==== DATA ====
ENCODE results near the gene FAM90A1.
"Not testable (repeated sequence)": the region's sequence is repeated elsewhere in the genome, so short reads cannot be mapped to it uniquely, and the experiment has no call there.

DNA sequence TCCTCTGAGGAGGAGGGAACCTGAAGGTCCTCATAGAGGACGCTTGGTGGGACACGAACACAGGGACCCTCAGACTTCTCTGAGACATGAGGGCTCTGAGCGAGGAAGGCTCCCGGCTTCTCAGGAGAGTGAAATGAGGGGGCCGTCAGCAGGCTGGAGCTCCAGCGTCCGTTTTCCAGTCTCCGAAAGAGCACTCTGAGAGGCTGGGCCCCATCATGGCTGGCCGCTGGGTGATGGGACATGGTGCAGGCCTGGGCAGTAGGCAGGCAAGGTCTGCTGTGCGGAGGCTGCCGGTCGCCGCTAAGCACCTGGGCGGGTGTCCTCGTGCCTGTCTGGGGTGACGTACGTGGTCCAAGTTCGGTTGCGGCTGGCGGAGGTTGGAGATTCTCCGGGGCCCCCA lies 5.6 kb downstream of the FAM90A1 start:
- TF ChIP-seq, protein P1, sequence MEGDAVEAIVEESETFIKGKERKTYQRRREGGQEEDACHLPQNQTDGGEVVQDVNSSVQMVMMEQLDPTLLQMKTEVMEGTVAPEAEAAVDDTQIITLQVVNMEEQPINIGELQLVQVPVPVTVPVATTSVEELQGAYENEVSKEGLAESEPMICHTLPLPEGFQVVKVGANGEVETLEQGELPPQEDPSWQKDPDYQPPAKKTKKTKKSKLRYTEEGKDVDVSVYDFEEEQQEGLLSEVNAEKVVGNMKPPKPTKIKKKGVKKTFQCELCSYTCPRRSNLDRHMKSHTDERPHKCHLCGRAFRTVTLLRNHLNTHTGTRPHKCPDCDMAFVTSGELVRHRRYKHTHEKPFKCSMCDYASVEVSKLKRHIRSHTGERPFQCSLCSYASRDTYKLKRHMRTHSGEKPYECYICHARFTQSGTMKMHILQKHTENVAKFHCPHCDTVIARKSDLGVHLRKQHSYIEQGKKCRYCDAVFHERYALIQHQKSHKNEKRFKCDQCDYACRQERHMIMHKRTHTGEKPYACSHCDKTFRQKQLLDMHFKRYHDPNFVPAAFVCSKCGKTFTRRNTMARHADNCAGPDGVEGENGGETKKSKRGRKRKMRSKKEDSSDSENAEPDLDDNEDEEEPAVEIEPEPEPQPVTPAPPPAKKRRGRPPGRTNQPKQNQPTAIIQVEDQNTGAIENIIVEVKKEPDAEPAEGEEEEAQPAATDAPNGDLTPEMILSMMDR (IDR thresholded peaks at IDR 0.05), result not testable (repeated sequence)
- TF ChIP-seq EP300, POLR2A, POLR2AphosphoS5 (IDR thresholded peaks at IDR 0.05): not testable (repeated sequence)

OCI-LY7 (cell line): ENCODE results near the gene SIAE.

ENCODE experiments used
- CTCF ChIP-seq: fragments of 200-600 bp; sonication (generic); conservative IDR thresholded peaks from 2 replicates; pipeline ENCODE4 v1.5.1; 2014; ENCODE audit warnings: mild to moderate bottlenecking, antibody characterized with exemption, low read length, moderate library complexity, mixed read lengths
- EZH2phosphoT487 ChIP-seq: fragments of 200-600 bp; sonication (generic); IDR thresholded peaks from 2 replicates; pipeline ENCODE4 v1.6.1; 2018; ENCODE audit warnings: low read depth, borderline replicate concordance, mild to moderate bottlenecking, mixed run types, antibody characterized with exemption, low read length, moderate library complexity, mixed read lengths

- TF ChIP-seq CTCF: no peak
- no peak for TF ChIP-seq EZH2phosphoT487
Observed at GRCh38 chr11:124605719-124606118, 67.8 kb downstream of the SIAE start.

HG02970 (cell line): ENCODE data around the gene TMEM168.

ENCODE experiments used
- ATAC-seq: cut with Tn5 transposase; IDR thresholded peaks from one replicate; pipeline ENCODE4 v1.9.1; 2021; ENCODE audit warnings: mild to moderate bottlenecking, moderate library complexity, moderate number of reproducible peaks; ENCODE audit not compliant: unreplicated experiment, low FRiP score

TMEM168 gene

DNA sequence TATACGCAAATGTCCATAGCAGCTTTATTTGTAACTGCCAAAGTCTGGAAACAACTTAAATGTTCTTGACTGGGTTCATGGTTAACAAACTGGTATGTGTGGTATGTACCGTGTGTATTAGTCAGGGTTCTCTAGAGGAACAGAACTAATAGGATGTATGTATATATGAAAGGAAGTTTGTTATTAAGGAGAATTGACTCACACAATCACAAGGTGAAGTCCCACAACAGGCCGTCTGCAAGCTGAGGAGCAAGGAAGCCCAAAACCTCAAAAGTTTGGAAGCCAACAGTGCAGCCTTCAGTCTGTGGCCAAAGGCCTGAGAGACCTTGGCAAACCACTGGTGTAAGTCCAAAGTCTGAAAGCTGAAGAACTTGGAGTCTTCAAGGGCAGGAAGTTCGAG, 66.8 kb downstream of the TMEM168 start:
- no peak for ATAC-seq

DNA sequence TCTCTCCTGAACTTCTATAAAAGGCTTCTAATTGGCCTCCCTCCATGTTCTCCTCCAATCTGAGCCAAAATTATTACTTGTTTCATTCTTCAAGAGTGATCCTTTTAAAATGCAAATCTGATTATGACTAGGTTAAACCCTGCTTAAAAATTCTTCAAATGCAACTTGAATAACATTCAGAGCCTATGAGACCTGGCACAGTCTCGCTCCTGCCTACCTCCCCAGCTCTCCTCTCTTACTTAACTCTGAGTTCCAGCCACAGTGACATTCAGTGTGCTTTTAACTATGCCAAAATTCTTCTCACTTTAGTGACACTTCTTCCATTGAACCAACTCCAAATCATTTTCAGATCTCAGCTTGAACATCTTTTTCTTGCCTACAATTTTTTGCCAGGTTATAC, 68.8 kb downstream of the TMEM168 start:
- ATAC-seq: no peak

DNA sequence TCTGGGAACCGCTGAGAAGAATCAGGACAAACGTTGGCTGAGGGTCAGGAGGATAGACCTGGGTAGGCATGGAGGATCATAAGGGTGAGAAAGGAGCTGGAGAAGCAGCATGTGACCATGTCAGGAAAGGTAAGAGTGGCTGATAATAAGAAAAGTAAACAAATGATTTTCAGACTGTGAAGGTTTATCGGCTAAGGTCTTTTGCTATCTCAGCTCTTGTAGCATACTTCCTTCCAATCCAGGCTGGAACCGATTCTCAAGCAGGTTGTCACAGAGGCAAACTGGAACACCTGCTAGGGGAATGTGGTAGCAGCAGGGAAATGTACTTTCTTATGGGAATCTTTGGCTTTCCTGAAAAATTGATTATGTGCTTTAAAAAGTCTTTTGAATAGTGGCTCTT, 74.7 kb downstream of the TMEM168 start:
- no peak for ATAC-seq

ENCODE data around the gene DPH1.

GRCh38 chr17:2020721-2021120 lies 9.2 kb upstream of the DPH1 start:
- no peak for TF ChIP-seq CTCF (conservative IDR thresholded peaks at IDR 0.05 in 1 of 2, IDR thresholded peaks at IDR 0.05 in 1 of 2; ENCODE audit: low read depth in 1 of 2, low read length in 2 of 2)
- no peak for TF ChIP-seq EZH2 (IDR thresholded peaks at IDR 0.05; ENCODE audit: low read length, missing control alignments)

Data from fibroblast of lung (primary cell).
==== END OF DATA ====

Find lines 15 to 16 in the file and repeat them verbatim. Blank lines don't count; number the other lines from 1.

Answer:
- ATAC-seq: cut with Tn5 transposase; IDR thresholded peaks from one replicate; pipeline ENCODE4 v1.9.1; 2021; ENCODE audit warnings: mild to moderate bottlenecking, moderate library complexity, moderate number of reproducible peaks; ENCODE audit not compliant: unreplicated experiment, low FRiP score

TMEM168 gene